That’s not a shot at Al Horford, Paul Millsap and Jeff Teague, Atlanta’s three All-Star Game selections, who were formally honored in an on-court All-Star jersey ceremony with Hawks legend Dominique Wilkins before Friday night's showdown with the Western Conference-leading Golden State Warriors.
The question is how the Hawks’ kind of talent, described by Kyle Korver as “a lot of unique pieces,” can become championship-caliber. We got a glimpse in the East-leading Hawks’ 124-116 victory over Golden State on Friday night.
If the Hawks’ stars aren’t the hugest, then their role players are good enough to compensate.
The Hawks’ attractive everyman essence—and we all know fans love the underdog—transcended even the all-for-one spirit celebrated by the NBA, as the league oddly named all five Atlanta starters the Eastern Conference Player of the Month.
“We’ve got high-character guys,” said fifth starter DeMarre Carroll. “No egos in here. Humble team.”
Korver explained what the intangible actually does for performance.
“The way we play, everyone matters every single time,” he said. “And when everybody matters, everybody buys in; everybody plays hard. We don’t have one guy we’re just going to get the ball to, and then it’s on him to win the game for us. We have to play together.”
Before the game, Hawks coach Mike Budenholzer answered a question about Atlanta’s democratic roster makeup and long-range prospects simply.
“A lot of different ways to win,” he said.
The game then illustrated Budenholzer’s point. Atlanta’s aggressiveness led to a 33-10 disparity in free-throw points, but the Hawks’ 15-of-27 three-point shooting showed how well they can play the space, pass and fire style the Warriors have patented.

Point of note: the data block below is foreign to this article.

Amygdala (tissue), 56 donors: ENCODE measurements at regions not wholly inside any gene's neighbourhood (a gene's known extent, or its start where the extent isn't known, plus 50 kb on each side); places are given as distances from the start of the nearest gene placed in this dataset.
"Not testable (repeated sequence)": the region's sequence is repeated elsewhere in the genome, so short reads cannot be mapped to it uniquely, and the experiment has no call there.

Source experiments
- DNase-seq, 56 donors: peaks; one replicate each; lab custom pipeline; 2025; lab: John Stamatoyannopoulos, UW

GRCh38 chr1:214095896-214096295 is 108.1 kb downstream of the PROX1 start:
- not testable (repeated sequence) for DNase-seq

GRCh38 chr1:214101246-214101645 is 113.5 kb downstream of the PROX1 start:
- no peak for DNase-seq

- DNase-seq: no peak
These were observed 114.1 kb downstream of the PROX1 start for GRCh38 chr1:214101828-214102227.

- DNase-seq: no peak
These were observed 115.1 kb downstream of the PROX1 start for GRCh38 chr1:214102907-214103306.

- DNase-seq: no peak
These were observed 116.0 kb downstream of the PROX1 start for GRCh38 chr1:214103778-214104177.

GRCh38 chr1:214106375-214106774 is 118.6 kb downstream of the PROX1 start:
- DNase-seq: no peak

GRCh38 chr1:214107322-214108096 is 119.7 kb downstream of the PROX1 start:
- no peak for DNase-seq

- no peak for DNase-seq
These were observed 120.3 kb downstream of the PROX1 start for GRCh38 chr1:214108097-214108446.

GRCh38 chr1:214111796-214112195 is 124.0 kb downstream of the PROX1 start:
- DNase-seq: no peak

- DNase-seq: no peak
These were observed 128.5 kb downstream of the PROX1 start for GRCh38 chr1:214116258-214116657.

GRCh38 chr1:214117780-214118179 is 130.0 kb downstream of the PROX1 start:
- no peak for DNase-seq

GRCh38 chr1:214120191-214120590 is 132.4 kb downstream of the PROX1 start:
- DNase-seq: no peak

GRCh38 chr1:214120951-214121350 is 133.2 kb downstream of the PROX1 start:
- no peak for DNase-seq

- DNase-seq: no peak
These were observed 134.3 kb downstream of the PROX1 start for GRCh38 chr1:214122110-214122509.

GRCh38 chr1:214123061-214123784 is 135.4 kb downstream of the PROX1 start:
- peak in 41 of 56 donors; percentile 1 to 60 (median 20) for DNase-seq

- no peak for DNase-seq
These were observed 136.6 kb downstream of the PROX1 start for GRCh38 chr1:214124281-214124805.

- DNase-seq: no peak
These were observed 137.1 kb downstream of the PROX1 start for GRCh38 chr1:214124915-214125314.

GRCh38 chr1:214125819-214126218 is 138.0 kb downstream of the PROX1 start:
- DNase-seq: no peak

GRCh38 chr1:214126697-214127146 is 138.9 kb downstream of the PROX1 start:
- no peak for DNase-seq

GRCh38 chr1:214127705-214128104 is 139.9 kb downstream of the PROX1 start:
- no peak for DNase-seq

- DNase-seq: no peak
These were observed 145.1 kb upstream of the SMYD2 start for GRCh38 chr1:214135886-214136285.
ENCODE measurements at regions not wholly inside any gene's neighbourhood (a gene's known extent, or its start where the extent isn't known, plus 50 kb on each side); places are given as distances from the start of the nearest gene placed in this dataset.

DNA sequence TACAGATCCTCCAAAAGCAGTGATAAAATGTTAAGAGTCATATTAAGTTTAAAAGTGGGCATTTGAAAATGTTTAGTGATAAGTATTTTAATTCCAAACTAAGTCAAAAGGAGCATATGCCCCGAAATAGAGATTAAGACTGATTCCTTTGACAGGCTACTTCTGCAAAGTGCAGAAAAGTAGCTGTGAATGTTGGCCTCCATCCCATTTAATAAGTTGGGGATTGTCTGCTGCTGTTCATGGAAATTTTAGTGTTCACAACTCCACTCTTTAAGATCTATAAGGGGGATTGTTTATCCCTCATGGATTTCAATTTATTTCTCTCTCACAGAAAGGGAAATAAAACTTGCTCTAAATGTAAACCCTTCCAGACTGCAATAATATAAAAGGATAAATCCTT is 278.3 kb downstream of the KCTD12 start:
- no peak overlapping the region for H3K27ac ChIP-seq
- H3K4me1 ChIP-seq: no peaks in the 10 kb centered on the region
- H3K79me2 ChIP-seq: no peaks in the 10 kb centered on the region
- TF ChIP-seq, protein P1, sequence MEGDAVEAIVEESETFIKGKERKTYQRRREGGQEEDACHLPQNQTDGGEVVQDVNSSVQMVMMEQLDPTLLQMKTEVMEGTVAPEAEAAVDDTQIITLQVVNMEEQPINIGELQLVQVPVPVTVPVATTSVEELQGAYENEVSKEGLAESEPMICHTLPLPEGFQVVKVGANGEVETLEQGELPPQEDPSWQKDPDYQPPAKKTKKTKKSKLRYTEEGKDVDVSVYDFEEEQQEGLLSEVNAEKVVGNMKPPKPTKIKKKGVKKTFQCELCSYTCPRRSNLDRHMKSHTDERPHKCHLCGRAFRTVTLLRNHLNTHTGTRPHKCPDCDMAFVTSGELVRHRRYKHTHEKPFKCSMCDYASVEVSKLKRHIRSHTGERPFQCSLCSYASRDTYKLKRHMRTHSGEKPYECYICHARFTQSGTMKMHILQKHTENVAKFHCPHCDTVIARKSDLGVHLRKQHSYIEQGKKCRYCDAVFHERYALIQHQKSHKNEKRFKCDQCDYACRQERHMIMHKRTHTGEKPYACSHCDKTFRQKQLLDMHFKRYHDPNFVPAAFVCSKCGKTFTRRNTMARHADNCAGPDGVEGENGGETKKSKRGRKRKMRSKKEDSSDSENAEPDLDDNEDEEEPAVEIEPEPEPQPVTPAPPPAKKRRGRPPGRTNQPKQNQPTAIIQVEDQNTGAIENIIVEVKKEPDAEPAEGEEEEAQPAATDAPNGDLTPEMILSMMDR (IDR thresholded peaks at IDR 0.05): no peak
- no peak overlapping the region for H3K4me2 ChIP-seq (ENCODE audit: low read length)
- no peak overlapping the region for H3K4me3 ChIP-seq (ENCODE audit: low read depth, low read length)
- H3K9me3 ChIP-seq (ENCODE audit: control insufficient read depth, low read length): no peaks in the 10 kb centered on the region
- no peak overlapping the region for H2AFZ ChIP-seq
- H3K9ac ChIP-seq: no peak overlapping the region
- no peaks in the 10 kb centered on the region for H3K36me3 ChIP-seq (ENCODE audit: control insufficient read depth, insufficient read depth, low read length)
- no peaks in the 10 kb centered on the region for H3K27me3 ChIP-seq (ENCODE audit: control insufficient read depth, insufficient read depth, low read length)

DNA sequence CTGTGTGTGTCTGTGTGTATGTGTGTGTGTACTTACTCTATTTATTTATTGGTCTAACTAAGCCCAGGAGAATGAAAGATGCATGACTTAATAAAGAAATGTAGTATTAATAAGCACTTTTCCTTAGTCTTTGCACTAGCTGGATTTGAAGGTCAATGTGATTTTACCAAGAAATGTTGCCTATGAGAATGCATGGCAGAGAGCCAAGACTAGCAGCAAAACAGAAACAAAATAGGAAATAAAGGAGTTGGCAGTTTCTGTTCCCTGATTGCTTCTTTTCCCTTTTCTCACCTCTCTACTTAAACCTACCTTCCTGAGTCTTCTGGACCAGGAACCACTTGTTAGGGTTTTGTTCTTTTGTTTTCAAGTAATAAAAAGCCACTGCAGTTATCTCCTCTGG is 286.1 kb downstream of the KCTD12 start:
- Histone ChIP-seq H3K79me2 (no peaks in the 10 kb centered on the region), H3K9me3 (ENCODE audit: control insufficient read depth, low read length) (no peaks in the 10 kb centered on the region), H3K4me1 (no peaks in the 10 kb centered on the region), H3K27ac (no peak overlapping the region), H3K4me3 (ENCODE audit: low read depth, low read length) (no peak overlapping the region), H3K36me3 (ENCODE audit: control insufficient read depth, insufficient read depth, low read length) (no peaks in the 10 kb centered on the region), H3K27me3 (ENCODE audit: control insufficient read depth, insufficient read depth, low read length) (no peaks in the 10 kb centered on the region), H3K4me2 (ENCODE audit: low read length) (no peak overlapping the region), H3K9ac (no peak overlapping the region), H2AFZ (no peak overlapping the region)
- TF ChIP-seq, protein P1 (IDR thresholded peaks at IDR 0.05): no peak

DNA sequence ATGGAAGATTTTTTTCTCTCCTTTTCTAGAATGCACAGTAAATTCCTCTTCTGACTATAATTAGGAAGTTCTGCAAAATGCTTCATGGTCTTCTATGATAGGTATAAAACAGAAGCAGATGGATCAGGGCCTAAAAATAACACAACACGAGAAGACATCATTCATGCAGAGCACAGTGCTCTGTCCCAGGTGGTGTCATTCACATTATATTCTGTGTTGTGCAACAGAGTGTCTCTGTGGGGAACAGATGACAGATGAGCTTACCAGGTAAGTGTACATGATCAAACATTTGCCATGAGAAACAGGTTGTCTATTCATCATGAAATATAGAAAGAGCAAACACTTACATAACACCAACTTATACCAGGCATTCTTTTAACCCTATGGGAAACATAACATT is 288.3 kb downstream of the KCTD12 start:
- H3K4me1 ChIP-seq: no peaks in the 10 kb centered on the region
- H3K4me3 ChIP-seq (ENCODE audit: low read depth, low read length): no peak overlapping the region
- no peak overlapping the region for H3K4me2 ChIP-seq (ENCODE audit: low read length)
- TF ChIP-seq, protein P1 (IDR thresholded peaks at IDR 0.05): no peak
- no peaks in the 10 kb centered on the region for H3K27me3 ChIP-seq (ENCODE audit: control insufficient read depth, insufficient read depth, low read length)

Dirty-work kingpin Carroll told himself at halftime he had to be more aggressive. He fueled the tie-breaking 18-8 run to start the third quarter. So-called stars Horford and Millsap fought for every inch of wood versus picks on the perimeter to disrupt Curry and Thompson.
So many little things.
And after the game, Budenholzer pointed to how Golden State’s star power nevertheless started to turn the tide back in the away team's favor in the second half. But Atlanta responded with its own kind of star power.
“Then,” Budenholzer said, “Dennis and Mike made some plays.”
Dennis and Mike? Who, Rodman and Jordan?
No, second-year backup point guard Dennis Schroder (Best Young German Player, 2013) and forgettably named reserve forward Mike Scott (given first name no less common: James Michael Scott).
The Hawks are 42-9 because their role players are really good and rather consistent, with Kent Bazemore on Friday subbing for injured Thabo Sefolosha and nailing all three of his three-point tries.
The Atlanta victory was sealed when Golden State’s Harrison Barnes, left open in the corner, clanged his three before Carroll’s hard cut to the hoop surprised Thompson and paid off when Millsap found Carroll for the bucket.
When it comes to winning in the playoffs, the depth has to keep mattering for Atlanta. That holds especially true on the road, where stars often have to take over because supporting players get unsteady without backing from the home fans.
The same still applies for Golden State’s role players who fell short Friday night. They are capable, too—Andre Iguodala hit the winning shot just last year when the Warriors visited Atlanta. Golden State coach Steve Kerr knows personally how critical it is to support the stars from his time delivering for the real Dennis and Mike in Chicago.
Yet there’s something else Kerr knows from his own championship runs alongside Dennis, Mike and Scottie Pippen and under Phil Jackson’s tutelage.
Success in the NBA comes down to three things: “Talent, competitiveness, continuity,” Kerr said.
You can see which one Kerr listed first.
Kevin Ding is an NBA senior writer for Bleacher Report. Follow him on Twitter, @KevinDing.